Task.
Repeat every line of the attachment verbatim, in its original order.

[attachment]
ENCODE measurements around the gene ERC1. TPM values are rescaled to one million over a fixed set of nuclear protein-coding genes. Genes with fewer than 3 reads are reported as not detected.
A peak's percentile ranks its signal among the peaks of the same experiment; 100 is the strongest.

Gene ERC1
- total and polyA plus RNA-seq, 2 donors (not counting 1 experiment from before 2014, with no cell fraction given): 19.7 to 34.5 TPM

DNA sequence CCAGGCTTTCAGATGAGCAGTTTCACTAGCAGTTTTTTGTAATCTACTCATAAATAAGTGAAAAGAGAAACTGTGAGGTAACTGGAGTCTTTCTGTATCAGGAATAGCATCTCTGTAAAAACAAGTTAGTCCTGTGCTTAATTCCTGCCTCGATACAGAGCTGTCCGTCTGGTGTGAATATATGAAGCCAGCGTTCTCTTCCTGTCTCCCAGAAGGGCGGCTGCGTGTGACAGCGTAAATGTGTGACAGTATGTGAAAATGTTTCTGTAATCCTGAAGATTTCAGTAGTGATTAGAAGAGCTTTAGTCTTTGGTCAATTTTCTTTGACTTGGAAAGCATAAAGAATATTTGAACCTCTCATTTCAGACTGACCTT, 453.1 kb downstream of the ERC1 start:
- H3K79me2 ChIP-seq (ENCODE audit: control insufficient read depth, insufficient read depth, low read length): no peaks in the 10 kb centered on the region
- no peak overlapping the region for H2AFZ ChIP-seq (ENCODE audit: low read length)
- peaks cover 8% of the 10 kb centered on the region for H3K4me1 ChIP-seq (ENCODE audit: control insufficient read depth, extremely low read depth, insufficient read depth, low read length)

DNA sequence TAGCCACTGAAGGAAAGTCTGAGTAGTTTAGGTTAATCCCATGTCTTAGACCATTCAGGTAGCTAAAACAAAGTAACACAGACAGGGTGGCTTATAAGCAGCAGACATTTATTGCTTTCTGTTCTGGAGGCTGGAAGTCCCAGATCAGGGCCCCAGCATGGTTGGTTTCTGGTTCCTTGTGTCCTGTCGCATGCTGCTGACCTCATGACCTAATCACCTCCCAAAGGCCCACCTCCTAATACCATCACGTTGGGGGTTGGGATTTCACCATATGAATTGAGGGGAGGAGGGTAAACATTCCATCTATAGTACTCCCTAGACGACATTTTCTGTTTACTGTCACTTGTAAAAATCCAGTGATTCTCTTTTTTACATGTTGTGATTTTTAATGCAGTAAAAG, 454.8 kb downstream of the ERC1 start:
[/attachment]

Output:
ENCODE measurements around the gene ERC1. TPM values are rescaled to one million over a fixed set of nuclear protein-coding genes. Genes with fewer than 3 reads are reported as not detected.
A peak's percentile ranks its signal among the peaks of the same experiment; 100 is the strongest.

Gene ERC1
- total and polyA plus RNA-seq, 2 donors (not counting 1 experiment from before 2014, with no cell fraction given): 19.7 to 34.5 TPM

DNA sequence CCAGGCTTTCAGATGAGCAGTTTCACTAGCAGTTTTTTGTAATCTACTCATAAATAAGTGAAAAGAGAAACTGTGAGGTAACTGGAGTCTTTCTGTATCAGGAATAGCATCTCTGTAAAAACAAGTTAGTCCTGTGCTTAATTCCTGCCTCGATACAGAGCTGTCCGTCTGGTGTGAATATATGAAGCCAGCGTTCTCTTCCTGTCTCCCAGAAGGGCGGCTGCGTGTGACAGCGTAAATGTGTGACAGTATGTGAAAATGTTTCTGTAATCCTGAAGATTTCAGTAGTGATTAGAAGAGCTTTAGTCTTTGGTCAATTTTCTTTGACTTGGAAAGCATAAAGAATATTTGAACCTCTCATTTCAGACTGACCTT, 453.1 kb downstream of the ERC1 start:
- H3K79me2 ChIP-seq (ENCODE audit: control insufficient read depth, insufficient read depth, low read length): no peaks in the 10 kb centered on the region
- no peak overlapping the region for H2AFZ ChIP-seq (ENCODE audit: low read length)
- peaks cover 8% of the 10 kb centered on the region for H3K4me1 ChIP-seq (ENCODE audit: control insufficient read depth, extremely low read depth, insufficient read depth, low read length)

DNA sequence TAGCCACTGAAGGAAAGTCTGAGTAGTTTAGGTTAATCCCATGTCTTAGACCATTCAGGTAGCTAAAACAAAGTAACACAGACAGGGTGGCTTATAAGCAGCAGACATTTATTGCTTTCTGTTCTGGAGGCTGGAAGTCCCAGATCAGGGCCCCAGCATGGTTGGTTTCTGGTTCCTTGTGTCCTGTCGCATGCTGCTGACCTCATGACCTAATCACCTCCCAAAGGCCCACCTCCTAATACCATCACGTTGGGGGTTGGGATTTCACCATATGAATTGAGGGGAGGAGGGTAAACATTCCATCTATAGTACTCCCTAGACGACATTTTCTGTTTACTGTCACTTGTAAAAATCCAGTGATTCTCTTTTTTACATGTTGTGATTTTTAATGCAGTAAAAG, 454.8 kb downstream of the ERC1 start: